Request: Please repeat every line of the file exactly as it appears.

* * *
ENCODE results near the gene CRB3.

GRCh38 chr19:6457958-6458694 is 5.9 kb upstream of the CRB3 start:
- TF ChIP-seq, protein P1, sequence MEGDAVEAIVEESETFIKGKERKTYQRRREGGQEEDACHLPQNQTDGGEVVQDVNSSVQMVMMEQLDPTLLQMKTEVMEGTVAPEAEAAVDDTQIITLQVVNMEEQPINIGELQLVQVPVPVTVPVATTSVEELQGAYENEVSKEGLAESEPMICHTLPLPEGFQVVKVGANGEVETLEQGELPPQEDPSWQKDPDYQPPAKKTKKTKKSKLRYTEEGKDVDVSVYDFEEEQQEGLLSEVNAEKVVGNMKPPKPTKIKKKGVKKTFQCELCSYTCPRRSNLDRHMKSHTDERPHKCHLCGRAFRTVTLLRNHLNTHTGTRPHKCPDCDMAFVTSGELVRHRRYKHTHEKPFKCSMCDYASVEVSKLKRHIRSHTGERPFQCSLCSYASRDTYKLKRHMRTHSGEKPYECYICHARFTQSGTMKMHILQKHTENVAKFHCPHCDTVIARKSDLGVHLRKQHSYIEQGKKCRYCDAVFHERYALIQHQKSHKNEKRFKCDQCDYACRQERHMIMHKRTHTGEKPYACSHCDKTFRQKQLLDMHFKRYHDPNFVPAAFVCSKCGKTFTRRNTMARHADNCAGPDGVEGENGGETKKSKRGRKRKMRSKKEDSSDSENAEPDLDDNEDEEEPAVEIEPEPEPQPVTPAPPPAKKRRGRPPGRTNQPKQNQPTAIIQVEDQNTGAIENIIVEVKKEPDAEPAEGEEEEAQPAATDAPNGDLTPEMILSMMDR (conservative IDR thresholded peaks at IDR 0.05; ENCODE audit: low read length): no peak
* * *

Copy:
ENCODE results near the gene CRB3.

GRCh38 chr19:6457958-6458694 is 5.9 kb upstream of the CRB3 start:
- TF ChIP-seq, protein P1, sequence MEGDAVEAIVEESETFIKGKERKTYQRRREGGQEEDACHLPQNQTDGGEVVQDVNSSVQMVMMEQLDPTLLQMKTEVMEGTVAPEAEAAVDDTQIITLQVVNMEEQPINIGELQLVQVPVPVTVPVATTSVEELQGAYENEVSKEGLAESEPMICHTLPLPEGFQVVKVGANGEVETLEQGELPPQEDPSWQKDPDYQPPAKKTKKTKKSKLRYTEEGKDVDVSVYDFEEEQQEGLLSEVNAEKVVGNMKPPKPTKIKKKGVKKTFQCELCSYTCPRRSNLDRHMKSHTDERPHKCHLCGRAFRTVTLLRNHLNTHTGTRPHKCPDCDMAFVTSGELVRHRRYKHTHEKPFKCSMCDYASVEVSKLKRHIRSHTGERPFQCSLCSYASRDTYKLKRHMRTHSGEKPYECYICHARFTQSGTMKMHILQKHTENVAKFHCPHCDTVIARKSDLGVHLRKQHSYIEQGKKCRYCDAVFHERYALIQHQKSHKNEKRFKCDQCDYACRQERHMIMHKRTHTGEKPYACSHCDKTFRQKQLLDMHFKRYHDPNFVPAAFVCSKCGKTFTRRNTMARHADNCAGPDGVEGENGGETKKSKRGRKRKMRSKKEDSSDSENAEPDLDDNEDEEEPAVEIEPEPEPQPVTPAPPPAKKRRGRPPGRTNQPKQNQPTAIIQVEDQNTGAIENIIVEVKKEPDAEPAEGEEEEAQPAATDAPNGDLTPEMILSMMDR (conservative IDR thresholded peaks at IDR 0.05; ENCODE audit: low read length): no peak